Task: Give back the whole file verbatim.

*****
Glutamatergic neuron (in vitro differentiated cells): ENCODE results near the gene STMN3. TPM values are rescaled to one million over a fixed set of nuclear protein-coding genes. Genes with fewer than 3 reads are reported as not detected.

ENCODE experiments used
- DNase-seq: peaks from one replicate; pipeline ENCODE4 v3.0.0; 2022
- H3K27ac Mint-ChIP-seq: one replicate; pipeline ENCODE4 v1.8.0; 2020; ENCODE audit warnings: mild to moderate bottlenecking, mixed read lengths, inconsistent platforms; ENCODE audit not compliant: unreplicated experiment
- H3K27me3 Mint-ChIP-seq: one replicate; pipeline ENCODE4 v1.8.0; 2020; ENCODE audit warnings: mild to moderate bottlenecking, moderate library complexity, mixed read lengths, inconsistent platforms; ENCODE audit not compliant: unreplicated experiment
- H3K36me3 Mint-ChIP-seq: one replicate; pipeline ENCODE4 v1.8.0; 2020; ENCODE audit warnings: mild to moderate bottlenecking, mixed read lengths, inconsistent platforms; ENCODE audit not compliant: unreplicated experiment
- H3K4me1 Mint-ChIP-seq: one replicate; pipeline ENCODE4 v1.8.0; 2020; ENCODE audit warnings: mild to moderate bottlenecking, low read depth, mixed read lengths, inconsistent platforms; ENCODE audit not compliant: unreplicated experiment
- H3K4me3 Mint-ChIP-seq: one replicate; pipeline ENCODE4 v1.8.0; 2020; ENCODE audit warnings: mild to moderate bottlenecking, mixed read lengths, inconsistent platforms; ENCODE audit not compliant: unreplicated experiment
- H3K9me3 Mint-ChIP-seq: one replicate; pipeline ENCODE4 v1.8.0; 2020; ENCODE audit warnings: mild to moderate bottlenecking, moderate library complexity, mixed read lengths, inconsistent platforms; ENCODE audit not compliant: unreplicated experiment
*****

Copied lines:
Glutamatergic neuron (in vitro differentiated cells): ENCODE results near the gene STMN3. TPM values are rescaled to one million over a fixed set of nuclear protein-coding genes. Genes with fewer than 3 reads are reported as not detected.

ENCODE experiments used
- DNase-seq: peaks from one replicate; pipeline ENCODE4 v3.0.0; 2022
- H3K27ac Mint-ChIP-seq: one replicate; pipeline ENCODE4 v1.8.0; 2020; ENCODE audit warnings: mild to moderate bottlenecking, mixed read lengths, inconsistent platforms; ENCODE audit not compliant: unreplicated experiment
- H3K27me3 Mint-ChIP-seq: one replicate; pipeline ENCODE4 v1.8.0; 2020; ENCODE audit warnings: mild to moderate bottlenecking, moderate library complexity, mixed read lengths, inconsistent platforms; ENCODE audit not compliant: unreplicated experiment
- H3K36me3 Mint-ChIP-seq: one replicate; pipeline ENCODE4 v1.8.0; 2020; ENCODE audit warnings: mild to moderate bottlenecking, mixed read lengths, inconsistent platforms; ENCODE audit not compliant: unreplicated experiment
- H3K4me1 Mint-ChIP-seq: one replicate; pipeline ENCODE4 v1.8.0; 2020; ENCODE audit warnings: mild to moderate bottlenecking, low read depth, mixed read lengths, inconsistent platforms; ENCODE audit not compliant: unreplicated experiment
- H3K4me3 Mint-ChIP-seq: one replicate; pipeline ENCODE4 v1.8.0; 2020; ENCODE audit warnings: mild to moderate bottlenecking, mixed read lengths, inconsistent platforms; ENCODE audit not compliant: unreplicated experiment
- H3K9me3 Mint-ChIP-seq: one replicate; pipeline ENCODE4 v1.8.0; 2020; ENCODE audit warnings: mild to moderate bottlenecking, moderate library complexity, mixed read lengths, inconsistent platforms; ENCODE audit not compliant: unreplicated experiment